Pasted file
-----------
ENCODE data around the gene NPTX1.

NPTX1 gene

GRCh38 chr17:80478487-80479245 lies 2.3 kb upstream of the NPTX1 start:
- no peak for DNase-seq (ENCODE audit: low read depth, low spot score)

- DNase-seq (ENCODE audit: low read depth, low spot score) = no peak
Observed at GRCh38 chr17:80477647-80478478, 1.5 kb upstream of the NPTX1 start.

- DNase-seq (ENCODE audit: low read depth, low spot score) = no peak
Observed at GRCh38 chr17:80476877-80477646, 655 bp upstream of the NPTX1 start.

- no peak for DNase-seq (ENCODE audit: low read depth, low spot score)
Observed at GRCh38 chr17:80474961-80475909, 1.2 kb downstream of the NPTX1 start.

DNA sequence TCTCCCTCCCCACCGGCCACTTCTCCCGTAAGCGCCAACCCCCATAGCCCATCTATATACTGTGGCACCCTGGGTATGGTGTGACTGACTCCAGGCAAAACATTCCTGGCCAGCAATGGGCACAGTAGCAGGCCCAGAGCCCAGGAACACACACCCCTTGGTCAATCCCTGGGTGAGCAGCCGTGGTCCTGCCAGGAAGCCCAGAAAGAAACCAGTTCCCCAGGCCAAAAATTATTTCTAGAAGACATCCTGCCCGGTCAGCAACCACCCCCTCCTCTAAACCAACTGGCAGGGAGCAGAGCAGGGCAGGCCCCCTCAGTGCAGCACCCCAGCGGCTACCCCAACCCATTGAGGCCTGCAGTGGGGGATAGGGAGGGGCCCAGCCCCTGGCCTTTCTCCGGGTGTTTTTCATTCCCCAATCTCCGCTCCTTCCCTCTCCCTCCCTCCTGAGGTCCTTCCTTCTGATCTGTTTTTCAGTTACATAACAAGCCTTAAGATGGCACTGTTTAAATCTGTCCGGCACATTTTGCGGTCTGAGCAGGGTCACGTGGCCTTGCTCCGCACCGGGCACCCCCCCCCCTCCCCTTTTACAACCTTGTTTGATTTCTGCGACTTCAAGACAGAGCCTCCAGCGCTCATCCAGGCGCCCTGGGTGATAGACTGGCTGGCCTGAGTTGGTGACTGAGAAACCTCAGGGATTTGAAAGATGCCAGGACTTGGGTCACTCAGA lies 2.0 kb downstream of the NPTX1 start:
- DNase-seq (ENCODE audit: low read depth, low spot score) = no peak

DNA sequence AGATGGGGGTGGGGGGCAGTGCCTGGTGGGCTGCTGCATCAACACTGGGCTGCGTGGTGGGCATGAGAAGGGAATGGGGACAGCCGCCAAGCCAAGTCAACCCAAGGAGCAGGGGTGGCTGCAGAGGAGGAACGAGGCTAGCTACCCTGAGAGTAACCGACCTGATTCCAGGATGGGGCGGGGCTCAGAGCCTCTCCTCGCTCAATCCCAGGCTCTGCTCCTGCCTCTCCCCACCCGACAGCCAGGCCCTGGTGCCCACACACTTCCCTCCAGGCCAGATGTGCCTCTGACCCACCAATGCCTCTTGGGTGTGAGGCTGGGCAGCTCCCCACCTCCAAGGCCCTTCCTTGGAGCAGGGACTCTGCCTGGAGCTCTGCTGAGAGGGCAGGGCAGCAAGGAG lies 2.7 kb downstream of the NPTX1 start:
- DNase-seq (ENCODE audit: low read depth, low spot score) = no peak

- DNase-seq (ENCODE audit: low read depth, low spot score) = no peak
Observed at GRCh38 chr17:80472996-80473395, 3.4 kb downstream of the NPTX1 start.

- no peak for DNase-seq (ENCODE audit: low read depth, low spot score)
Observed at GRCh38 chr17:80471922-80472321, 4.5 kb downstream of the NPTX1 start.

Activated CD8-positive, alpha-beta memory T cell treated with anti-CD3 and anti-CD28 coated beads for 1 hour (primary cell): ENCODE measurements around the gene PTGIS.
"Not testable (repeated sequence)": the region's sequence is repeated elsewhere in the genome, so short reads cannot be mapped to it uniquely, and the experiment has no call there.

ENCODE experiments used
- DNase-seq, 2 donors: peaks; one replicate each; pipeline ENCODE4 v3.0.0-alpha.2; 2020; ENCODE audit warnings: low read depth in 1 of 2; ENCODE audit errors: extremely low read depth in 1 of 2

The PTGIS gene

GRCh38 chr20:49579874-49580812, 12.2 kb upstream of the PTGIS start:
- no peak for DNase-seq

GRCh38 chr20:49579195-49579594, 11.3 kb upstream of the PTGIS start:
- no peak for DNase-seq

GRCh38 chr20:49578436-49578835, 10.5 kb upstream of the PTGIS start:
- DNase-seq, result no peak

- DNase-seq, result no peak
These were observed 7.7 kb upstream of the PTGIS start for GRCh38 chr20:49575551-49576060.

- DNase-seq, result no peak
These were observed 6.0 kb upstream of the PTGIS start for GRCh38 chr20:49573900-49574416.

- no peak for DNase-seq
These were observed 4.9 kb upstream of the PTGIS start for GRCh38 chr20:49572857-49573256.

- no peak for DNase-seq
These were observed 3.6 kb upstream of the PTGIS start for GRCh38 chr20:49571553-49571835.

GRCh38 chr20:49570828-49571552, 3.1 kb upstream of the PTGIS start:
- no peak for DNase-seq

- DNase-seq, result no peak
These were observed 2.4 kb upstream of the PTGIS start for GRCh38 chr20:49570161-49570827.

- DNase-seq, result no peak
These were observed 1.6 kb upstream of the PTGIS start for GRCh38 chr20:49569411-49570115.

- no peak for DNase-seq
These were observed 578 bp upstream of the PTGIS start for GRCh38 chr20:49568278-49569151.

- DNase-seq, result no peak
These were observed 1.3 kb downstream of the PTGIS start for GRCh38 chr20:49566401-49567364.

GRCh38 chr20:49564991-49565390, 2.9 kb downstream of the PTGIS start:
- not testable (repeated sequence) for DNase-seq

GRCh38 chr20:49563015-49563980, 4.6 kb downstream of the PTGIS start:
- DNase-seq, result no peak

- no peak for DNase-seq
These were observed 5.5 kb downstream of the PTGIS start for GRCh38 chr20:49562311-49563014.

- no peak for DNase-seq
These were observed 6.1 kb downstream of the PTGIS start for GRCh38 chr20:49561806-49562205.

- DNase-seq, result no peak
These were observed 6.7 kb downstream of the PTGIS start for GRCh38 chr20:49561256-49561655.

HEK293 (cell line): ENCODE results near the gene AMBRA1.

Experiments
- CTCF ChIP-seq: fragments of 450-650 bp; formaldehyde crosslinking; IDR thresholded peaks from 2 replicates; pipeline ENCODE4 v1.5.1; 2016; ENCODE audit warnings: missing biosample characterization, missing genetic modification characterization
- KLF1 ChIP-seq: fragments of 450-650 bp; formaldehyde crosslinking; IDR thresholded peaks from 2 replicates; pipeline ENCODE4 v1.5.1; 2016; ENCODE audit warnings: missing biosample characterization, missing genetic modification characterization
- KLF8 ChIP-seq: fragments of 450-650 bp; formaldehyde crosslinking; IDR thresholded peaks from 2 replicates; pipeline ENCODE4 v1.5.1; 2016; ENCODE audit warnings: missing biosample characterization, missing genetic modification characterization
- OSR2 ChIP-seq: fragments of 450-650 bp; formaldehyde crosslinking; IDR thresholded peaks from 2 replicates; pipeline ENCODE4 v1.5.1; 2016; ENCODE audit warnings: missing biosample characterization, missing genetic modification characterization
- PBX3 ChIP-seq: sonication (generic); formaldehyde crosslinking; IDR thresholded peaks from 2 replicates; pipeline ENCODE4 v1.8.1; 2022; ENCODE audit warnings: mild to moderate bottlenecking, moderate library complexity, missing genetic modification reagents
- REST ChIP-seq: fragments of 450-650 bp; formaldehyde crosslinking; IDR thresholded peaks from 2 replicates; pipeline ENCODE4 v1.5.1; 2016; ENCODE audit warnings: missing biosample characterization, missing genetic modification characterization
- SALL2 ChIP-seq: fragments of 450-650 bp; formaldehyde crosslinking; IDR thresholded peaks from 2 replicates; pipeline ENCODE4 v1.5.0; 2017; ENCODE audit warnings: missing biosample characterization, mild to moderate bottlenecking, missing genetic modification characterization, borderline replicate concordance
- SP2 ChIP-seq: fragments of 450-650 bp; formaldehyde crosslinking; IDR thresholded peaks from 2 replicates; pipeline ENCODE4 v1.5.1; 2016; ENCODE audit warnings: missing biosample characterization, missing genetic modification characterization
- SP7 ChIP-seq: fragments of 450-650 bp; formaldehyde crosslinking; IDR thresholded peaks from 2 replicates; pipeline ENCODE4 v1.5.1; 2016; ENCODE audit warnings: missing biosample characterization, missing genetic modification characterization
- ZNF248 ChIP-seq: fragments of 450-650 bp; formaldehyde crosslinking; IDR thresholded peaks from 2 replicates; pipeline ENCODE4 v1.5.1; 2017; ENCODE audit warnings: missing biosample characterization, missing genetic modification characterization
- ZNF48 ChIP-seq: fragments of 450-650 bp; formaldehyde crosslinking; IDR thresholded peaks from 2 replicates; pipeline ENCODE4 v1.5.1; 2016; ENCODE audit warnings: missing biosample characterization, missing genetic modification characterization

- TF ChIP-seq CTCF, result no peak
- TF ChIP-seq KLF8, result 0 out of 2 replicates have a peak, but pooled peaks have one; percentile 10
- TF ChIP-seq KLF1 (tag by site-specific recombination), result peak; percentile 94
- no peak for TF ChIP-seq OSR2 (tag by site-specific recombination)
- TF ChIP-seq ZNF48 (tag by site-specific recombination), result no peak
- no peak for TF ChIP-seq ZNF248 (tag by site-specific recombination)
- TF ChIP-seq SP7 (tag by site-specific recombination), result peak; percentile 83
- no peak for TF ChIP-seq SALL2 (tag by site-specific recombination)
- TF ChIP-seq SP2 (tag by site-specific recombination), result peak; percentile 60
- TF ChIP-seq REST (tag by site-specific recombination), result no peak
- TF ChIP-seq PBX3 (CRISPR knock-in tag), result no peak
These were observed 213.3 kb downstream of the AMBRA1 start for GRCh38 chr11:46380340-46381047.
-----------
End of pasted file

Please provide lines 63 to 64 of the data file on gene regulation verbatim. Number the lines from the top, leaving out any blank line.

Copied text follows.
- OSR2 ChIP-seq: fragments of 450-650 bp; formaldehyde crosslinking; IDR thresholded peaks from 2 replicates; pipeline ENCODE4 v1.5.1; 2016; ENCODE audit warnings: missing biosample characterization, missing genetic modification characterization
- PBX3 ChIP-seq: sonication (generic); formaldehyde crosslinking; IDR thresholded peaks from 2 replicates; pipeline ENCODE4 v1.8.1; 2022; ENCODE audit warnings: mild to moderate bottlenecking, moderate library complexity, missing genetic modification reagents